10/11/2005

 

WVU Hospitals Honored for Nursing Excellence

First in State to Receive Magnet Designation

 ANCC Magnet Recognition logo

MORGANTOWN, W.Va. – It’s one of the highest levels of recognition a hospital can achieve. The American Nurses Credentialing Center (ANCC) has named WVU Hospitals a recipient of the Magnet award for excellence in nursing services.

“The Magnet designation is a tremendous achievement for WVU Hospitals, but it doesn’t change who we are,” said WVUH President Bruce McClymonds. “It simply recognizes the excellent work our nurses do each day and reflects the commitment of our entire staff to serve as a team, providing the highest quality care possible for the people of our community.”  WVUH nurses celebrate Magnet certification

The Magnet Recognition Program recognizes health care organizations that demonstrate excellence in nursing philosophy and practice, adherence to national standards for improving patient care, leadership and sensitivity to cultural and ethnic diversity. Applicants undergo a rigorous evaluation that includes extensive interviews and review of nursing services, clinical outcomes and patient care.

The Magnet effort began in the 1980s when nurses began to struggle with the short and long-term reality of national nursing shortages. The American Academy of Nursing estimates that 126,000 nursing positions are vacant today. That number is expected to skyrocket as 78 million baby boomers begin placing unprecedented demands on America's heath care system.

In 1983, the American Academy of Nursing's task force on nursing practice in hospitals conducted a study of U.S. hospitals. The research identified and described variables that created an environment that attracted and retained well-qualified nurses. These variables were called "forces of magnetism," and the institutions were called "Magnets" because they attracted and kept good nurses. The study found that quality patient care was provided through sustaining excellence in nursing services.

The American Nurses Association approved the initial proposal to recognize excellence in nursing services in 1990. Since 1994, the program has expanded to include organizations around the world. The U.S. government has endorsed the Magnet Recognition Program through the Nurse Reinvestment Act, which encourages facilities to implement Magnet criteria for excellence in nursing services, to help hospitals develop recruitment and retention strategies, and to establish national nursing scholarships.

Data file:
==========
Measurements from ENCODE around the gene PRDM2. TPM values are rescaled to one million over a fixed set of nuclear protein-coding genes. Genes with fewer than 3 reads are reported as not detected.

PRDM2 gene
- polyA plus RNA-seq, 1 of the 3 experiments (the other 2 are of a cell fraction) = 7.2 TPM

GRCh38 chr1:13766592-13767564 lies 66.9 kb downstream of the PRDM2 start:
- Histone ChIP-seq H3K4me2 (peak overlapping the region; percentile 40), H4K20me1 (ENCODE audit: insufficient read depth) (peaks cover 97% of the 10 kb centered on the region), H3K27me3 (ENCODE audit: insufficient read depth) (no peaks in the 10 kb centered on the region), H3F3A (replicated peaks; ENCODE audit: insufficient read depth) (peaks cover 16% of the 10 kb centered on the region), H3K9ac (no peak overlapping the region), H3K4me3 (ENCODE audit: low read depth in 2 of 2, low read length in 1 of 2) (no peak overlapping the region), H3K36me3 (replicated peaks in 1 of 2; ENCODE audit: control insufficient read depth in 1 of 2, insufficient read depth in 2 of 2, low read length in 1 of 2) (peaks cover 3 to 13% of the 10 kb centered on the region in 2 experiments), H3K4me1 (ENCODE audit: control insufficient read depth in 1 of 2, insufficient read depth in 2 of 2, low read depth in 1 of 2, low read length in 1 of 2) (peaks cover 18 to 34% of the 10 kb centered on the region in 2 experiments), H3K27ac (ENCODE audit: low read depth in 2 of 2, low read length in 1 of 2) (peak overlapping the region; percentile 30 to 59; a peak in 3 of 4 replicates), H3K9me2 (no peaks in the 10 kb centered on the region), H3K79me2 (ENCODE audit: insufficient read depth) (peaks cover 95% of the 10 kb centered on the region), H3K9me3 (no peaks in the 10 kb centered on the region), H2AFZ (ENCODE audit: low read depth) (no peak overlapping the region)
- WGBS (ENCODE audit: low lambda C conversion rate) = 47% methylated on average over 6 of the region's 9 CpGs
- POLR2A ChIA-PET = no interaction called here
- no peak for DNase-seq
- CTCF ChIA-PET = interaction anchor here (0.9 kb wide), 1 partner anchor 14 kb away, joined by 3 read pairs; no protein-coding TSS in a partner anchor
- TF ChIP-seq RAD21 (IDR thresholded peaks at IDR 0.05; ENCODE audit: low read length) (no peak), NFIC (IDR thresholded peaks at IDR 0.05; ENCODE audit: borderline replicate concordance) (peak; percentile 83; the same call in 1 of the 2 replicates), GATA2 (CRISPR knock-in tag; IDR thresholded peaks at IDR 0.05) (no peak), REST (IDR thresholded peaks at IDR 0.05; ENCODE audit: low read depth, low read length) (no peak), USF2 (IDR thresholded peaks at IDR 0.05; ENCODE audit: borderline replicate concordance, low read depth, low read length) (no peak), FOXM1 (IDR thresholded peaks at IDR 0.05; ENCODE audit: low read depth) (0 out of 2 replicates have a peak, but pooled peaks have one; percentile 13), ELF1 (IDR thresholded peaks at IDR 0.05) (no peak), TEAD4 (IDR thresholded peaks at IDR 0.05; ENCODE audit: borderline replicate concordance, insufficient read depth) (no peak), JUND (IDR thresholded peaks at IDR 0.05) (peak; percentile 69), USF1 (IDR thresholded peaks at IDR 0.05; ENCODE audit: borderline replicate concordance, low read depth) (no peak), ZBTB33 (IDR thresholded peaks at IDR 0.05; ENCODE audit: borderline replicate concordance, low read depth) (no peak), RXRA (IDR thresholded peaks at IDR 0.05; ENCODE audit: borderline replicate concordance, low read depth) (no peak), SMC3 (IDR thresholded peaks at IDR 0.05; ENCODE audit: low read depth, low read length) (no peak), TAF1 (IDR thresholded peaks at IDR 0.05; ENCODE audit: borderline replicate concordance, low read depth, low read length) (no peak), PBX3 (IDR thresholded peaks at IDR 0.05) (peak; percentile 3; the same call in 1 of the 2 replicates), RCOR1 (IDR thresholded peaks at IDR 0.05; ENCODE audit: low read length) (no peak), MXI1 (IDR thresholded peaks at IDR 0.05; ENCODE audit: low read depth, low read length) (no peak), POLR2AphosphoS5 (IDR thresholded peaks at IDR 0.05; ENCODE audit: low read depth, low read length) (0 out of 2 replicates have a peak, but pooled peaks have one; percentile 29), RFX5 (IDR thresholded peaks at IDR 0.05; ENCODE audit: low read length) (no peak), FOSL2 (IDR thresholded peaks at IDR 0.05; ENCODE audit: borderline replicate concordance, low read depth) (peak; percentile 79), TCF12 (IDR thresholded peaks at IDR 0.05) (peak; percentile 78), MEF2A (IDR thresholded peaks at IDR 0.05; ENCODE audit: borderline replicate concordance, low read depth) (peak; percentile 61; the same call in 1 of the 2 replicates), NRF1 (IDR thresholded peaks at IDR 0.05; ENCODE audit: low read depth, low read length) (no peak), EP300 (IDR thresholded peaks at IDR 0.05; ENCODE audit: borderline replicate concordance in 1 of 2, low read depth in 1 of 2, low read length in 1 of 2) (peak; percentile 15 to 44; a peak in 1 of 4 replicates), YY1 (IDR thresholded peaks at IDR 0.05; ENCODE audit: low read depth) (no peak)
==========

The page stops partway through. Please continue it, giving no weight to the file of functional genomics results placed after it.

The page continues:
Magnet designation helps consumers locate health care organizations that have a proven level of excellence in nursing care. Independent research shows there are clear benefits to hospitals that are awarded Magnet status and to the communities they serve. Magnet-designated facilities consistently outperform other facilities in recruiting and retaining nurses – resulting in increased stability in patient care and positive outcomes. In addition, Magnet-designated facilities have lower mortality rates and shorter lengths of stay. Magnet facilities also experience increased time spent at the bedside of patients, have lower incidence of needlestick injuries, enjoy increased nurse retention and recruitment rates and report higher patient satisfaction rates.

To apply for Magnet designation, A WVUH steering committee, with the assistance of employees and community members, submitted a detailed report, proving the hospital meets Magnet eligibility criteria and possesses the “forces of magnetism” required for Magnet status. Among the criteria are quality of nursing leadership, management style, personnel policies and programs, quality of care, quality improvement, interdisciplinary relationships and professional development.

“Achieving Magnet status has been a hospital-wide effort that not only involved nurses, but also involved physicians, ancillary departments as well as others,” said Dottie Oakes, WVUH vice president and chief nurse executive. “We are very proud to be the first and only hospital in West Virginia to earn Magnet status, and we are committed to continuing our tradition of providing quality health care. We have joined a respected, elite international group.”

The ANCC is a subsidiary of the American Nurses Association and is the largest and most prominent nursing credentialing organization in the United States. WVU Hospitals’ Magnet status, which includes annual reviews, is valid for four years.
WVU Hospitals, which currently employs 1,044 nurses, was recently recognized by the American Association of Retired Persons as one of the “Best Employers for Workers over 50” and was also recognized by Working Mother magazine as one of the top 100 employers in the country for working mothers.

- WVU -


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For more information:
Bill Case, HSC News Service, (304) 293-7087
casew@rcbhsc.wvu.edu
sp:10-10-05

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